The New York Times is in managerial turmoil. One understands that right thinking people are enjoying in some well-deserved schadenfreude. A conservative would have to have a heart of stone not to feel some joy at the spectacle of his ideological nemesis floundering on the shoals of political correctness.
Or so it seems. By now, the story of Jill Abramson’s abrupt firing from the New York Times has become a national conversation. Charges and countercharges are flying through the mediasphere. Most of them seem to involve sexism.
Was Abramson’s firing a feminist issue?
Was Abramson paid less than her male counterparts? Was her compensation—as opposed to her salary—commensurate with that of others who occupied the same positions? Was she treated differently because she was a woman? Would a man who behaved as she behaved also have been considered abrasive and divisive and combative?
Is the Times run by a bunch of sexist pigs who could not deal with a powerful woman or did Abramson blow up her career by applying what she learned at the Sheryl Sandberg School of Leaning In.
Lest you imagine that I made that up, The New York Observer’s Ken Kurson quotes an anonymous source who explains part of the problem Arthur Sulzberger had with Jill Abramson:
“What Jill was doing was going to Silicon Valley and hanging out with Sheryl Sandberg at her house and doing all this lean-in stuff and hanging out with Arianna Huffington and going to fashion shows and being photographed and ‘being Jill Abramson.’ It rubbed Arthur the wrong way. And it rubbed the newsroom the wrong way, because they didn’t think the editor of the Times should be cozying up to someone that the Times aggressively reports on like Facebook. You’d see her at the White House at state dinners as a guest of the president, and it raised red flags. You see her doing interviews on NPR with Alec Baldwin about ‘being Jill Abramson,’ and it just rubbed people the wrong way.”
Apparently, Abramson thought that primping and preening was part of her job. She seemed to believe that she was the face of the Times. Thus, she seemed to believe that it was all about her.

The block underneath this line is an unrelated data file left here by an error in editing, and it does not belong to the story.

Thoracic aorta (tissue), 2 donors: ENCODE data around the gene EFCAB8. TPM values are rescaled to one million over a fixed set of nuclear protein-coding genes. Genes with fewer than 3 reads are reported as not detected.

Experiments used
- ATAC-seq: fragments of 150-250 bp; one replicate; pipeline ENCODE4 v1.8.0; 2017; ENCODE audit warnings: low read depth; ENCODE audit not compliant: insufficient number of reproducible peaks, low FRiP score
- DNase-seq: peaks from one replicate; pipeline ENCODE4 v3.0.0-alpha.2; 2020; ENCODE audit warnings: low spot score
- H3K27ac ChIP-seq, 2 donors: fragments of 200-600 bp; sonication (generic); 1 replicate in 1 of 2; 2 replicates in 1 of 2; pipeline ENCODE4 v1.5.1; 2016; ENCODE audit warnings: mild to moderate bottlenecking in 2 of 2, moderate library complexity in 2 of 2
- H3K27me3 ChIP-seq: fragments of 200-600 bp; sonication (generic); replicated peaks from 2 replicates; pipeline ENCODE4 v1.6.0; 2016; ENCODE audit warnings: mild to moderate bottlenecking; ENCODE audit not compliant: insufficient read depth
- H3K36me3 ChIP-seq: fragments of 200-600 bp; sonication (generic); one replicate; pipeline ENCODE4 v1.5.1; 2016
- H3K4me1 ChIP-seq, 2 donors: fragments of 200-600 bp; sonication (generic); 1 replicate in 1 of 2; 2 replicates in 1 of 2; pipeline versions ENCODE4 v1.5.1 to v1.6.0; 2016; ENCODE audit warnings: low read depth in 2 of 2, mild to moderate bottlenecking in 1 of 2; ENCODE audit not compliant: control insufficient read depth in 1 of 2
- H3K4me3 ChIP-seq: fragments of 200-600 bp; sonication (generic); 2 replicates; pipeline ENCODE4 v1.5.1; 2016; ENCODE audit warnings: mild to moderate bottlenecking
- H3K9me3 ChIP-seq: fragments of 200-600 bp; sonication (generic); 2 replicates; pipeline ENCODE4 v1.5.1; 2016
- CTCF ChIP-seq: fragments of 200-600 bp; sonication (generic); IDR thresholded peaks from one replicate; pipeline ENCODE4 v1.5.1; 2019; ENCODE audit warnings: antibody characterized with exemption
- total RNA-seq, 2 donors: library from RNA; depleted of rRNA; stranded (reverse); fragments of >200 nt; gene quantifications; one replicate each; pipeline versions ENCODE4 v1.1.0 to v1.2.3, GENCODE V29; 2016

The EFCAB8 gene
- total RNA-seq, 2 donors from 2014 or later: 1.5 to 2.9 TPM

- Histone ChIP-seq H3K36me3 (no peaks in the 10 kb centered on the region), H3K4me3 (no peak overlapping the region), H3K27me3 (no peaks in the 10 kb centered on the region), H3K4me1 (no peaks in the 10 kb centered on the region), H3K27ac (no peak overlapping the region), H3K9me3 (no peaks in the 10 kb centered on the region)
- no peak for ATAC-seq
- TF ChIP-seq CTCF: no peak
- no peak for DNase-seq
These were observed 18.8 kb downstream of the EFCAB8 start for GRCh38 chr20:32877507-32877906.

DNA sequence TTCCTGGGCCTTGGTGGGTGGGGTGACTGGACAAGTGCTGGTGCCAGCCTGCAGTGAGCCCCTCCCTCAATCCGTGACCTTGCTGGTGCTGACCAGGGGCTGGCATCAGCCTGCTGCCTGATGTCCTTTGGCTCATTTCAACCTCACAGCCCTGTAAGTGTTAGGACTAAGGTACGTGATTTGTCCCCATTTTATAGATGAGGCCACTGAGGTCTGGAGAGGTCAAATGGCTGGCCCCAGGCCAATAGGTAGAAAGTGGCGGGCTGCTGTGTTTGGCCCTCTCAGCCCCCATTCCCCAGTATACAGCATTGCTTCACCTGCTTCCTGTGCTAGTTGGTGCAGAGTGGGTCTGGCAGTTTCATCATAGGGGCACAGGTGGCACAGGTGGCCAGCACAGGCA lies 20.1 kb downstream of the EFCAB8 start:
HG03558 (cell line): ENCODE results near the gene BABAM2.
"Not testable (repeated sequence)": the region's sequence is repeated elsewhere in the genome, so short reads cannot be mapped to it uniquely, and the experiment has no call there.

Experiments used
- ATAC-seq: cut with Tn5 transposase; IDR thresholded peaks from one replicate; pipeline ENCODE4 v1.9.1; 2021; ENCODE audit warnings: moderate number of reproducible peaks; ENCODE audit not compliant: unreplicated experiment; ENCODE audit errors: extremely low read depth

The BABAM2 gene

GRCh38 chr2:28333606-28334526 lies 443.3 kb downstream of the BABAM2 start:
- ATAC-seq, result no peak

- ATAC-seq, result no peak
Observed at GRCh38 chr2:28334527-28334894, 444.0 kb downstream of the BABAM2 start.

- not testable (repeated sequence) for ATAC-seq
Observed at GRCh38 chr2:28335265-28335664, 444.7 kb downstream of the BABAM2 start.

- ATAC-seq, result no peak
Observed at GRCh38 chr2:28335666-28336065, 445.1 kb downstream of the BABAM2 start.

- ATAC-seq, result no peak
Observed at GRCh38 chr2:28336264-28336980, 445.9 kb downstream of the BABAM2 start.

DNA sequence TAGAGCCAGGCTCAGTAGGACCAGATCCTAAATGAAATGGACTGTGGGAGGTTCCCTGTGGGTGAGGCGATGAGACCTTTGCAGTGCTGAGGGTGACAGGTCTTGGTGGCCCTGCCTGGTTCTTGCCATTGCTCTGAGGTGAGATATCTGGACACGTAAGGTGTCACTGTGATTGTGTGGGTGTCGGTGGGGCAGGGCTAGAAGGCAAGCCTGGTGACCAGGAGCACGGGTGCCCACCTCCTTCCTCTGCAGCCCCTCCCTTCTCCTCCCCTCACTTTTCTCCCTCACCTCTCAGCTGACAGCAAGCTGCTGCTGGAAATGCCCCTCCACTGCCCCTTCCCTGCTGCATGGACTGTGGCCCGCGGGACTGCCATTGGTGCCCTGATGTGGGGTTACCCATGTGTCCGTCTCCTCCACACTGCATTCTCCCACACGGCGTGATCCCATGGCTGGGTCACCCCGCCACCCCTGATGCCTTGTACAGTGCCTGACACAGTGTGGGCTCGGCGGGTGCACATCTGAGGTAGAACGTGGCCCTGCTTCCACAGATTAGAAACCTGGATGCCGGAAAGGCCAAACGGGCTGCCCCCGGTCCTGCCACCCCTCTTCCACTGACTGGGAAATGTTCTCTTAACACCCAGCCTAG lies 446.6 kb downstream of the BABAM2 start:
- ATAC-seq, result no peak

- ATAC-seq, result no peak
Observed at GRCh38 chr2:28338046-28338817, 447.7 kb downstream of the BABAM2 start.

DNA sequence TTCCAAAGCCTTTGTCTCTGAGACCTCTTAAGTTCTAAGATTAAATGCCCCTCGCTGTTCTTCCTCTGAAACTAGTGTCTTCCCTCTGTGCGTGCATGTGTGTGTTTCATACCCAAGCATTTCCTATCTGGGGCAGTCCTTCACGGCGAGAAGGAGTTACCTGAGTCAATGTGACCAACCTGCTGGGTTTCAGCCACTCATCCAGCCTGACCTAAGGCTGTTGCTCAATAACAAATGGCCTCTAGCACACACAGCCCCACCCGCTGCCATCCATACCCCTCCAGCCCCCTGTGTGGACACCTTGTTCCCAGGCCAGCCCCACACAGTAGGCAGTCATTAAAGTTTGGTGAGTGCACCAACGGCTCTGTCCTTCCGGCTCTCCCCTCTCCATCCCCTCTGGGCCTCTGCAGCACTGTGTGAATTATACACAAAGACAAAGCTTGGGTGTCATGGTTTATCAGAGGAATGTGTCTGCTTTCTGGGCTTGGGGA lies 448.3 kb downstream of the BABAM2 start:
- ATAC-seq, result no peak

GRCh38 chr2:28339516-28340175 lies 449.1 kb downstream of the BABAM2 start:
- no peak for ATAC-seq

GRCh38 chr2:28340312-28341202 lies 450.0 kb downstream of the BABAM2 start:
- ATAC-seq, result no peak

Also, she seemed to believe that it was all about feminism, about liberal politics, about the great issues of our time, like gender pay inequality.
When Abramson hired a lawyer to contest the disparity between her salary and that of her predecessor, her boss did not appreciate her exercise in leaning in. He took the gesture to be adversarial, not cooperative. Abramson was showing that her first loyality was not to the Times, but to the feminist cause.
It’s one thing to ask whether a woman can function effectively as an upper level manager. About that the answer seems clearly to be Yes. It’s quite another to ask whether a feminist, a woman with an ideological agenda can simultaneously be loyal to her company and to her cause.
Lloyd Grove reported on this aspect:
For Sulzberger, whose aristocratic family forebears fostered a WASPy corporate culture in which talk of filthy lucre was considered indecorous, a confrontation over money was bad enough.
But it must have been galling that the woman he had elevated to the most influential perch in journalism, in whom he had placed all of his trust as the steward of the sacred Times brand, would engage the adversarial services of a lawyer, with the implicit threat of litigation.
Was Abramson engaging in political theatre? Did she take the idea of social justice a bit too far? Was she so involved with her ideology that she ceased to know what it meant to be executive editor of the Times? Did Sulzberger feel that he had been Sandberged?
And then there is the question of her summary dismissal. It appears that Abramson was tossed out on her ear, without being given a chance to save face.
Megan McArdle writes: